Currencies trade in pairs primarily because each national currency’s value is measured against the value of another currency, rather than against an objective hard currency like gold or another valuable commodity.
This fact results in a rate of exchange for the currency pair that is generally equal to how many units of the counter currency make up one unit of the base currency. It is this market determined forex rate that fluctuates and provides trading opportunities.
The seven most active currency pairs traded in the forex market ordered by trading volume include:
The U.S. Dollar has historically been the most traded currency in its role as the world’s primary reserve currency, in part because it holds a privileged position with the International Monetary Fund and the World Bank. Also, some key strategic commodities like gold and oil are also commonly traded in U.S. Dollars.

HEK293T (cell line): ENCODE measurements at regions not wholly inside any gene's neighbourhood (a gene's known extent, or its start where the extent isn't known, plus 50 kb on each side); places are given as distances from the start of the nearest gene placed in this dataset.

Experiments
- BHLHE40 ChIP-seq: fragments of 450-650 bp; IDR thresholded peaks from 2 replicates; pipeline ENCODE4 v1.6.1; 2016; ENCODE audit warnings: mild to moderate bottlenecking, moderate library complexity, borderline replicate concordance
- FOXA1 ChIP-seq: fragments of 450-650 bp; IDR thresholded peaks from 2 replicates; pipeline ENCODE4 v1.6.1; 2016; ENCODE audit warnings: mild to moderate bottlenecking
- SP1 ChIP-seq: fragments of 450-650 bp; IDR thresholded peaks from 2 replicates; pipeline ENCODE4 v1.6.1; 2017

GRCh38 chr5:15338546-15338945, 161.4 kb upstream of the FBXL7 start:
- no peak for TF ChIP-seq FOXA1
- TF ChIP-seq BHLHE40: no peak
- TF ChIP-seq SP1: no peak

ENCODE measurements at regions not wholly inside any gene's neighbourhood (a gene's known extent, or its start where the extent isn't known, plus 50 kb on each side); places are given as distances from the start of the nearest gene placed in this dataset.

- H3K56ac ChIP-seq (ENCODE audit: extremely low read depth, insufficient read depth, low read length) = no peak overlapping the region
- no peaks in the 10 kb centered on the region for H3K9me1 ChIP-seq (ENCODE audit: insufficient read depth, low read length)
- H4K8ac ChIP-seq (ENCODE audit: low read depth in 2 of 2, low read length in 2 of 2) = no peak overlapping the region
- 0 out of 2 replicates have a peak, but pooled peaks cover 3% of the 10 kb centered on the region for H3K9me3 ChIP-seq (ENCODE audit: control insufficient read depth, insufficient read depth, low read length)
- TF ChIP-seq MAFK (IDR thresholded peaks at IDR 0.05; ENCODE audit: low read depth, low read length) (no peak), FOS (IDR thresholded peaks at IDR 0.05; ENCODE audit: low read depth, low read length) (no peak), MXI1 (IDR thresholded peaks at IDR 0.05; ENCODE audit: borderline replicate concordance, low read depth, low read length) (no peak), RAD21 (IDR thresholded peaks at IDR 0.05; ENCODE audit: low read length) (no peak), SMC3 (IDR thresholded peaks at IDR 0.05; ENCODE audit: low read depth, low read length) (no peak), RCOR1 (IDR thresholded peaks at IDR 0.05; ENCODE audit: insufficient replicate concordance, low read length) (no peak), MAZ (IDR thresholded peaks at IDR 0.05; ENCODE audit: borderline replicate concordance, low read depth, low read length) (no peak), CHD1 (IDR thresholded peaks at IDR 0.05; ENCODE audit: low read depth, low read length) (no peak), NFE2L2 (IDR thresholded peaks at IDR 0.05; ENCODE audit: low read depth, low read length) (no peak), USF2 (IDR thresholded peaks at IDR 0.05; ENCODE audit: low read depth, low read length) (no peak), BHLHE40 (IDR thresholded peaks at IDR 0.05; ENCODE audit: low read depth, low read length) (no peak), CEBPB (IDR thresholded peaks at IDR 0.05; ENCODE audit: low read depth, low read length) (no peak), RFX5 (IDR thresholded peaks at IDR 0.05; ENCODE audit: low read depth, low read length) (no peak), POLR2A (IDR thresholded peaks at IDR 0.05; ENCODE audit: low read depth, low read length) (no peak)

The importance of the Dollar continues to be felt, with over 86% of all forex transactions made on a daily basis involving the currency. Although other currencies do trade against each other as cross rates, most dealing still occurs against the U.S. Dollar.
Furthermore, the Dollar only acts as the counter currency against the Euro, the Pound Sterling, the Australian Dollar and the New Zealand Dollar. In all other currency pairs, it acts as the base currency.
Currency pairs have their own characteristics and behavior patterns, each with unique qualities and acting as their own financial instrument, although correlations with other pairs often exist.
These qualities, behaviors and correlations should be thoroughly researched before any attempt is made to trade the currency pair.
Below find a brief description of the most actively traded currency pairs: